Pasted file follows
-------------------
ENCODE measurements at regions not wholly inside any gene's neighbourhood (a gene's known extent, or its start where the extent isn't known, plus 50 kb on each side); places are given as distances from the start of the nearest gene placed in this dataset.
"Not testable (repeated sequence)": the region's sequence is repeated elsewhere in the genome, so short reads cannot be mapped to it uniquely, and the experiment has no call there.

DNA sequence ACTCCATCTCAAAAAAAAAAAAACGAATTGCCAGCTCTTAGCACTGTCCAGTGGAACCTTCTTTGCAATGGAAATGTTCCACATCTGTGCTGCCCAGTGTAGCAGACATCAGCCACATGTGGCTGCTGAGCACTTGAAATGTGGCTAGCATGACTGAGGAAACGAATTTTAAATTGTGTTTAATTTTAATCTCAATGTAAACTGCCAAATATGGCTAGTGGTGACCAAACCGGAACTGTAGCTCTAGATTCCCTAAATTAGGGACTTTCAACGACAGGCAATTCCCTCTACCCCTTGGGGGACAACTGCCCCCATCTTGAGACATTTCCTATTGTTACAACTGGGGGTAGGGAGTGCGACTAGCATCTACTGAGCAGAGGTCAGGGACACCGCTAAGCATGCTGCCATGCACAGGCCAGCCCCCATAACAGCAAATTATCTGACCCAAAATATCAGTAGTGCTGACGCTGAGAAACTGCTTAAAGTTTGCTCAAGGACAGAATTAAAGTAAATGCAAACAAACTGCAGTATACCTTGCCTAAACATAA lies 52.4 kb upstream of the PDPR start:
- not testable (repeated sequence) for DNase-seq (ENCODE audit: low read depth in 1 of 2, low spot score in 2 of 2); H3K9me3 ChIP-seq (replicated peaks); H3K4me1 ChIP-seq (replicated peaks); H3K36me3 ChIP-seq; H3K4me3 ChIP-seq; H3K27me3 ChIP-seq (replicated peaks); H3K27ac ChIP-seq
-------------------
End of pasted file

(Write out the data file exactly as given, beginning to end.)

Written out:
ENCODE measurements at regions not wholly inside any gene's neighbourhood (a gene's known extent, or its start where the extent isn't known, plus 50 kb on each side); places are given as distances from the start of the nearest gene placed in this dataset.
"Not testable (repeated sequence)": the region's sequence is repeated elsewhere in the genome, so short reads cannot be mapped to it uniquely, and the experiment has no call there.

DNA sequence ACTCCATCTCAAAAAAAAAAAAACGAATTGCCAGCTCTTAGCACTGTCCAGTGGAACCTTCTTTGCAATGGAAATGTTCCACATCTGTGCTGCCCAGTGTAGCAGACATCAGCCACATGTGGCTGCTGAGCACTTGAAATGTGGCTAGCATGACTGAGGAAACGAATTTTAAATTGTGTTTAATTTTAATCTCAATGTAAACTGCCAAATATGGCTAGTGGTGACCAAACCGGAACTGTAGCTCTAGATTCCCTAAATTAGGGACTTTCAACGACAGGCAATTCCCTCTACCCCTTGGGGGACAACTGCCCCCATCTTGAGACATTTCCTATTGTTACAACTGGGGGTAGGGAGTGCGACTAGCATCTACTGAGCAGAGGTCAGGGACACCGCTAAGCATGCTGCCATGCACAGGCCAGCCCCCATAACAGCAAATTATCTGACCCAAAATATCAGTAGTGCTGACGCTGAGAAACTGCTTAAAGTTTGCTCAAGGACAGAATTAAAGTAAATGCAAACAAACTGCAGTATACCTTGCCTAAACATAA lies 52.4 kb upstream of the PDPR start:
- not testable (repeated sequence) for DNase-seq (ENCODE audit: low read depth in 1 of 2, low spot score in 2 of 2); H3K9me3 ChIP-seq (replicated peaks); H3K4me1 ChIP-seq (replicated peaks); H3K36me3 ChIP-seq; H3K4me3 ChIP-seq; H3K27me3 ChIP-seq (replicated peaks); H3K27ac ChIP-seq